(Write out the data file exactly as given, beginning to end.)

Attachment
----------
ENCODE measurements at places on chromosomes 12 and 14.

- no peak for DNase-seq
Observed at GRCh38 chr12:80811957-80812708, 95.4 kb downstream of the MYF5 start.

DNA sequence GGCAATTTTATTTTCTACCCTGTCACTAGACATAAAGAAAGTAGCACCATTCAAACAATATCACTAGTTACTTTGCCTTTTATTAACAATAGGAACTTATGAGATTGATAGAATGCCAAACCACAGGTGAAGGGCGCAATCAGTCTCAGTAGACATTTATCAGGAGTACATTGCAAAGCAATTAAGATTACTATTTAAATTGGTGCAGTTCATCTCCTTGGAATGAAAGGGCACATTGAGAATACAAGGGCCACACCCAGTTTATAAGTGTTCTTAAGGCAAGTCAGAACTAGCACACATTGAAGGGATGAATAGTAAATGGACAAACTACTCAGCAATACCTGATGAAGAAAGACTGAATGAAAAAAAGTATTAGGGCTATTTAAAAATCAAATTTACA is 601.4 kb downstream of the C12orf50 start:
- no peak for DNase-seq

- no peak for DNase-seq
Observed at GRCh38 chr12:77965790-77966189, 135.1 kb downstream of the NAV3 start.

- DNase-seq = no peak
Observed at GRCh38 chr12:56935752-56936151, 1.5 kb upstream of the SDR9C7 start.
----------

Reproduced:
ENCODE measurements at places on chromosomes 12 and 14.

- no peak for DNase-seq
Observed at GRCh38 chr12:80811957-80812708, 95.4 kb downstream of the MYF5 start.

DNA sequence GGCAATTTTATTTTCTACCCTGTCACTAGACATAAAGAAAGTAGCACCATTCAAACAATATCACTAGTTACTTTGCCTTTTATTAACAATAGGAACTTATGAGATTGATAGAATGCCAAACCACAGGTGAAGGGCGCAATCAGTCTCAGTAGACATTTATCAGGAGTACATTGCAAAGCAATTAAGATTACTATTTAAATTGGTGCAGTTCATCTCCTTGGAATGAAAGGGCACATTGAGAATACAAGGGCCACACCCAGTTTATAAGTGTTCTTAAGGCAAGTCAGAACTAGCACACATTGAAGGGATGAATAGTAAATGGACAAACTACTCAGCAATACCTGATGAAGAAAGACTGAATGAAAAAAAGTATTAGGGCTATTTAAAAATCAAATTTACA is 601.4 kb downstream of the C12orf50 start:
- no peak for DNase-seq

- no peak for DNase-seq
Observed at GRCh38 chr12:77965790-77966189, 135.1 kb downstream of the NAV3 start.

- DNase-seq = no peak
Observed at GRCh38 chr12:56935752-56936151, 1.5 kb upstream of the SDR9C7 start.